• Topic: Development, Poverty, Science and Technology
  • Political Geography: China, Asia, Mexico, Hong Kong, Shenzhen
  • Author: Benedicte Vibe Christensen
  • Publication Date: 11-2010
  • Content Type: Working Paper
  • Institution: Center for Global Development
  • Abstract: In recent years, China has dramatically expanded its financing and foreign direct investment to Africa. This expansion has served the political and economic interests of China while providing Africa with much-needed technology and financial resources. This paper looks at China's role in Africa from the Chinese perspective. The main conclusion is that China, as an emerging global player and one of Africa's largest trading and financial partners, can no longer ignore the macroeconomic impact of its operations on African economies. Indeed, it is in China's interest that its engagement leads to sustainable economic development on the continent. Trade, financing, and technology transfer must continue at a pace that African economies can absorb without running up against institutional constraints, the capacity to service the costs to future budgets, or the balance of payments. A key corollary is that China should show good governance in its own operations in Africa. Finally, macroeconomic analysis needs to be supported by better analytical data and organization of decision making to support China's engagement in Africa.
  • Topic: Development, Foreign Direct Investment
  • Political Geography: Africa, China
  • Author: Arvind Subramanian, Aaditya Mattoo, Dominique van der Mensbrugghe, Jianwu He
  • Publication Date: 11-2009
  • Content Type: Working Paper
  • Institution: Center for Global Development
  • Abstract: Most economic analyses of climate change have focused on the aggregate impact on countries of mitigation actions. We depart first in disaggregating the impact by sector, focusing particularly on manufacturing output and exports because of the potential growth consequences. Second, we decompose the impact of an agreement on emissions reductions into three components: the change in the price of carbon due to each country's emission cuts per se; the further change in this price due to emissions tradability; and the changes due to any international transfers (private and public). Manufacturing output and exports in low carbon intensity countries such as Brazil are not adversely affected. In contrast, in high carbon intensity countries, such as China and India, even a modest agreement depresses manufacturing output by 6-7 percent and manufacturing exports by 9-11 percent. The increase in the carbon price induced by emissions tradability hurts manufacturing output most while the Dutch disease effects of transfers hurt exports most. If the growth costs of these structural changes are judged to be substantial, the current policy consensus, which favors emissions tradability (on efficiency grounds) supplemented with financial transfers (on equity grounds), needs re-consideration.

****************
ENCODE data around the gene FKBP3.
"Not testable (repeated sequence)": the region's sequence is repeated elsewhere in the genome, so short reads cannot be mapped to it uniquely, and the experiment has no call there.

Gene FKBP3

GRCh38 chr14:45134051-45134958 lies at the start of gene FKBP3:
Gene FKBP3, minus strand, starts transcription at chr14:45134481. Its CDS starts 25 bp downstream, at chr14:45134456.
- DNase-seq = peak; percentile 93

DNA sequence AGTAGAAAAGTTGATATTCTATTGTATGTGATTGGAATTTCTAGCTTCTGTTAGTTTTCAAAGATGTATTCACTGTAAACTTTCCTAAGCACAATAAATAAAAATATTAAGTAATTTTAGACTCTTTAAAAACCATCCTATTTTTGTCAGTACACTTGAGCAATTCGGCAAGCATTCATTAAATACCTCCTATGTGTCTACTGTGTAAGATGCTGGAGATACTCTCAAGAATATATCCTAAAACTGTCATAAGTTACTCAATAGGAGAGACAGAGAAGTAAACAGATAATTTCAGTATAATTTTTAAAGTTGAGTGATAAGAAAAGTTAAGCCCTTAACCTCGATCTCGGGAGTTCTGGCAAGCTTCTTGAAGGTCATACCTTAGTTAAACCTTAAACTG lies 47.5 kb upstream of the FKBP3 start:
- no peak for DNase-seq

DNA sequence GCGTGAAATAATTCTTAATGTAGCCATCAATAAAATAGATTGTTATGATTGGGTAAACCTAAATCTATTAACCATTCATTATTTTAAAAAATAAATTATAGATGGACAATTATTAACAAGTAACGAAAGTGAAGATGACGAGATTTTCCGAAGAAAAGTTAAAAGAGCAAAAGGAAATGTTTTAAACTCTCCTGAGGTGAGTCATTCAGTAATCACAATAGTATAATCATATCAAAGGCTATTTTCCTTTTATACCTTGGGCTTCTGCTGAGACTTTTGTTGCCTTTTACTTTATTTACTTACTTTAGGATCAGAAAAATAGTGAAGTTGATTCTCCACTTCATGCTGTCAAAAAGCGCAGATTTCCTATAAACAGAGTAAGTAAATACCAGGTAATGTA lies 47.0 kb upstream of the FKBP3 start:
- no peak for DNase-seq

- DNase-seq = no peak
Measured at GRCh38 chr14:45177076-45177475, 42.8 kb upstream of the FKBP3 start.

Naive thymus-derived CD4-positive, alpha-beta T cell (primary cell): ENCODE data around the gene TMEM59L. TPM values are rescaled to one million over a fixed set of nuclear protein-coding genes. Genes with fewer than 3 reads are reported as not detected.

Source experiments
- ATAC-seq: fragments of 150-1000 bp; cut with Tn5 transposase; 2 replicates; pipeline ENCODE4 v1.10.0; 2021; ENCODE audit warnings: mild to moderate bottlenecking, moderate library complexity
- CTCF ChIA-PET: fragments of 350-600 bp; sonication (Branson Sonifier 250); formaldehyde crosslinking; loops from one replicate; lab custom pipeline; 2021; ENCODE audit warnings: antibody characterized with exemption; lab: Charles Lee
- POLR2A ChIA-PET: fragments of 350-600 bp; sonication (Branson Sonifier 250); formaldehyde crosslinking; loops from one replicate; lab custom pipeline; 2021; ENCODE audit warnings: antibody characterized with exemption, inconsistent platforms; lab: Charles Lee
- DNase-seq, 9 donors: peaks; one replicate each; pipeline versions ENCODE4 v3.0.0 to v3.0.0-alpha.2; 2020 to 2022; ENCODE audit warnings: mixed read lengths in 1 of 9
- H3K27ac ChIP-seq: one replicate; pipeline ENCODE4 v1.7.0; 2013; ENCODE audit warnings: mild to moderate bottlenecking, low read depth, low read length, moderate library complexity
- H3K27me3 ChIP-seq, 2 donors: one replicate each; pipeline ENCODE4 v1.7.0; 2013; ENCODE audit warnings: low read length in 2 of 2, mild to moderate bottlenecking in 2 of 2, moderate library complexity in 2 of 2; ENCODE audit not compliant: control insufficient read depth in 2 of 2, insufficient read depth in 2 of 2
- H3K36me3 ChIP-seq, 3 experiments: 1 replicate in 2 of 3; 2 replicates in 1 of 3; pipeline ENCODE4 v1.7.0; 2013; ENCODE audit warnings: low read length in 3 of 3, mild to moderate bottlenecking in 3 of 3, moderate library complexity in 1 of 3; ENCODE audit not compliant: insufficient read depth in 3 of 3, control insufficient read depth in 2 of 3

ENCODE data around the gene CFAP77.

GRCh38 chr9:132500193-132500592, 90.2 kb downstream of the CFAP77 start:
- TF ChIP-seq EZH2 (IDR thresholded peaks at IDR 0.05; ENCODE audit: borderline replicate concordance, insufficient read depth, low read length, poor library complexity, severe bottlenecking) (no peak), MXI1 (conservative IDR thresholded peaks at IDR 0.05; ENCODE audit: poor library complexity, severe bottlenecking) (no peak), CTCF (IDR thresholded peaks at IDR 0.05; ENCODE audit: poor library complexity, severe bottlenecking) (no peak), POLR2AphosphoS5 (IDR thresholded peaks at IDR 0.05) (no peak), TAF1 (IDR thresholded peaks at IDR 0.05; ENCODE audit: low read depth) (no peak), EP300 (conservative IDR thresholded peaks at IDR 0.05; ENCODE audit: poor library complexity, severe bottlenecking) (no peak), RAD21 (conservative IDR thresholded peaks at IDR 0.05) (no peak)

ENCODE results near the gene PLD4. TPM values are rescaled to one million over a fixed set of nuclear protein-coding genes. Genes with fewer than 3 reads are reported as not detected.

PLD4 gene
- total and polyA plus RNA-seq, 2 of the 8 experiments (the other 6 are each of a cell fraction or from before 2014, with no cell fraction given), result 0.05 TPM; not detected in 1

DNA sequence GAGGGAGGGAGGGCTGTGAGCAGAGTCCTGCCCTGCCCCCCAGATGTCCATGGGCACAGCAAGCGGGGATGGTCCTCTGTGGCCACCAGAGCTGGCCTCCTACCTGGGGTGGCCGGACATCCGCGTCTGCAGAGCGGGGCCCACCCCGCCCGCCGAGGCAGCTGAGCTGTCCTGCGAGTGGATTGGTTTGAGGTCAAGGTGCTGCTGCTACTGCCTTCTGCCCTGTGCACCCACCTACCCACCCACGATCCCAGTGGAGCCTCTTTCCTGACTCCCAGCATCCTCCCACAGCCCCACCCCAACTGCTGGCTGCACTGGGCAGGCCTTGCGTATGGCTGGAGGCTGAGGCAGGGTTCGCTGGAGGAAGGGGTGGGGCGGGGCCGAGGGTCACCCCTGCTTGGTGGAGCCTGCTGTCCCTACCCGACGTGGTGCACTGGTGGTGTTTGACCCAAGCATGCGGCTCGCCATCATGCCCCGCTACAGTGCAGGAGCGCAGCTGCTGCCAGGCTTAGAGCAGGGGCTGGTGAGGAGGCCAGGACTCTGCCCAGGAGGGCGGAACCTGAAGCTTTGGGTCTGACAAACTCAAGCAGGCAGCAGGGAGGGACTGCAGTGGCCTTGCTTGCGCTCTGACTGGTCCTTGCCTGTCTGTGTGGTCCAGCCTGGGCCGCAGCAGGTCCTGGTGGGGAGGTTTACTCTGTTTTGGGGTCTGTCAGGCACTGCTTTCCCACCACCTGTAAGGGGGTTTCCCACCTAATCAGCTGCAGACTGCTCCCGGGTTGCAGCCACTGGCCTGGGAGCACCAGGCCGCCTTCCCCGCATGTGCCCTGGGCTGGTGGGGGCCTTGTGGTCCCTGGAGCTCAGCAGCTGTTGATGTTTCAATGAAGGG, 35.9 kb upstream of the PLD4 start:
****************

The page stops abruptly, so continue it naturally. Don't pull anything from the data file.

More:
• Topic: Climate Change, Development, Economics
  • Political Geography: China, India, Brazil
  • Author: Paul Hubbard
  • Publication Date: 09-2007
  • Content Type: Working Paper
  • Institution: Center for Global Development
  • Abstract: The Chinese government, through the China Exim Bank, is pledging billions of dollars worth of concessional lending to the developing world. More information on these lending practices can be gleaned from Chinese language sources than is readily available in English. However, this material is insufficient to draw more than tentative conclusions about the real nature and scope of China's concessional lending. Over 48 countries have agreements with China for concessional loans. An average loan of US$20-30 million is made available to Chinese exporting firms to develop infrastructure and facilities in developing countries. While these loan sizes are not huge when compared to other aid flows, China's status as the dominant lender of concessional loans amongst some recipients makes this program significant. Finally, it is still not clear if the loans could be considered Official Development Assistance according to the DAC definition.